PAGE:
Getting kids excited about reading can be more difficult than it looks, but I think it all comes down to following the few pieces of advice that I am going to talk about today. Each child is different, so it’s important to realize that. Even if your older child(ren) really enjoy reading, your younger one(s) might not. Create an individualized reading plan for each kid rather than trying to fit them all into the same one.
Lead by example.
When your little ones see you reading, they want to read. Leading by example is probably the most powerful way to influence your children and their desire to read.
Find the right books.
Find. The. Right. Books. I cannot stress this enough. No matter how many times you try to get your kiddos to read, it’s not going to happen if the books aren’t their books. You have books, right? The ones you get excited to read… the ones you love thumbing through at the bookstore… those books! They need some, too.
If you’re anything like me, you might cringe when your child picks up a comic book. We have to remember, though, if those books are the ones they’re excited about, let it be. R.L. Stine’s own son only read Garfield comics his whole childhood! Though the author wished he would read different books, he didn’t. He went on to be an English major in college, and loved to read. Your child has many years ahead of him (or her) to read huge, boring books. Let them read the fun ones for now.
Try a series. Once you find the right genre, explore series options. Remember how hooked you were on Nancy Drew or the Babysitters’ Club? Kids these days are hooked, too, just on different books. Try Diary of a Wimpy Kid, Frog and Toad (for the little ones), and any Geronimo Stilton books for the 5-9 age range. If you have teens, try The 5th Wave, Hunger Games, Maze Runner, The Program, and Divergent. They’re all series that are addicting.
Offer an incentive.
Scholastic, Pizza Hut, and many others offer incentives for summer reading programs. See if your local library has a summer reading program, too. You can have your own incentive program at home. Whether it’s an ice cream date after they complete a chapter book, or a points system based on the difficulty of the book, incentives are a wonderful way to get kids excited about reading all year long.
Start a family book club.
A book club can work in many ways. Everyone in the family can read the same book separately, or you can get together every night and read the book together. When your kids are younger, you’ll be reading to them. As they grow and are able to read on their own, have them read to you. Most kids absolutely love when they get to read to their parents. Be sure you’re paying attention when they’re reading. Trust me when I say they will notice if you’re not! Turn your phone off and focus on the story. Talk to them afterwards about your favorite parts. Take turns reading, too.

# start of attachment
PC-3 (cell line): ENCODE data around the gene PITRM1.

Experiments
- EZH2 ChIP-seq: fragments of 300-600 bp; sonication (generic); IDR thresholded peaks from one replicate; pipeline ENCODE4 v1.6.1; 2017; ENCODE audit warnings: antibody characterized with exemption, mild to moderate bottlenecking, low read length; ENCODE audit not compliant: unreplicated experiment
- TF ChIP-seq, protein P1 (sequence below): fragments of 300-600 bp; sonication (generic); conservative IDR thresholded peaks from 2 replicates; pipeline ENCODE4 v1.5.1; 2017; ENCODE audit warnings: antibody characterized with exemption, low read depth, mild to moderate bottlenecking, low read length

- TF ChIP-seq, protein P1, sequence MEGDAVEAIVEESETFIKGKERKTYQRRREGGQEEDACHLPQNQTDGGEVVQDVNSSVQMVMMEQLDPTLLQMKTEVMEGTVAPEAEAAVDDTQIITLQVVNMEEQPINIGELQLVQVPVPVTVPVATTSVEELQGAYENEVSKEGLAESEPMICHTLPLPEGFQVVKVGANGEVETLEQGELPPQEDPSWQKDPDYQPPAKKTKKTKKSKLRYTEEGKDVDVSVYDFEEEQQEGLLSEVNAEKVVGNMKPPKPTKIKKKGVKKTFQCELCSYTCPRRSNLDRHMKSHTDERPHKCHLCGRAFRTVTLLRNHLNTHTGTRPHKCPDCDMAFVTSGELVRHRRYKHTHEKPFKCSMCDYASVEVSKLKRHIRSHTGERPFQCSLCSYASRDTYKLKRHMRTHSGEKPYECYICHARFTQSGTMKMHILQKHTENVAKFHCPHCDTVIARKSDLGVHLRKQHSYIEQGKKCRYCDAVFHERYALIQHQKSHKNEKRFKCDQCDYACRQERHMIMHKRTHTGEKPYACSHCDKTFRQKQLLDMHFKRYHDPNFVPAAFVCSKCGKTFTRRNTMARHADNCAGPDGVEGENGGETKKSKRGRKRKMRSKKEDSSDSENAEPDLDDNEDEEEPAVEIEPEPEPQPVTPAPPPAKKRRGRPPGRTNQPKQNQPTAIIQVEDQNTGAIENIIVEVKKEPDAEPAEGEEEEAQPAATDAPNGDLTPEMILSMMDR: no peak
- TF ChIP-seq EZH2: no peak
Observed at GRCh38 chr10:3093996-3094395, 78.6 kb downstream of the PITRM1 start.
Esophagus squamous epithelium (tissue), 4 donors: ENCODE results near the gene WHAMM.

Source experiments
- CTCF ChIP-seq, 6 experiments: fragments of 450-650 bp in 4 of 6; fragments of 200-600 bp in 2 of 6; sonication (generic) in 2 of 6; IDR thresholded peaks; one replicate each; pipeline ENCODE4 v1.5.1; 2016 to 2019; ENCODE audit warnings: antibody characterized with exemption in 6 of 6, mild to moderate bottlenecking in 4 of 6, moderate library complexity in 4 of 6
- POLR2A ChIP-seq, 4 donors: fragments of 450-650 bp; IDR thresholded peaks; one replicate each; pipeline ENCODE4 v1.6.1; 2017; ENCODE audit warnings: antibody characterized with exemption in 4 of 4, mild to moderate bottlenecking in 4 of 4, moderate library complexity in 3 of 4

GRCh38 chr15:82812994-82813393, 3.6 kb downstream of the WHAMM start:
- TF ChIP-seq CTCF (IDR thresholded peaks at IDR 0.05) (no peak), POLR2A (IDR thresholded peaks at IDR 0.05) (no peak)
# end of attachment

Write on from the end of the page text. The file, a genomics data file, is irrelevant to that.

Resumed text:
Make it fun!
Reading is supposed to be fun. Reading is fun. Don’t make it feel like a dreaded chore. Take a trip to the library, let them get their own library card, and go out for snow cones afterwards. Make it a fun adventure that they want to repeat over and over again.
Be a storyteller.
Another way to work on reading skills without actually reading is by telling stories to each other. My kids and I have a great time with this! You start the story, they tell the next part, then you pick up where they left off. This is an activity the whole family can participate in, and the younger kids really have the funniest stories to tell, so it can get pretty crazy at times.
Think outside the box.
If you have a child that is really resistant to reading, consider letting them read catalogs, magazines, etc to get their daily reading in rather than handing them a book. Changing the format of the reading material can have a profound effect on their outlook. You could add audio books to the mix as well, having them read along while they listen to the story.
A word of warning:
Don’t nag your kids if they don’t want to read. Sometimes kids avoid reading because they’re struggling and don’t want to admit it. Sometimes they just aren’t interested, and that’s okay. Don’t ignore the subject, though. Revisit it every few weeks to see if your child is ready to start reading yet. Offer to read books to them, or with them. Taking turns is one way to get struggling readers to feel more comfortable.
What’s your best tip for getting kids excited about reading? Let me know in the comments!
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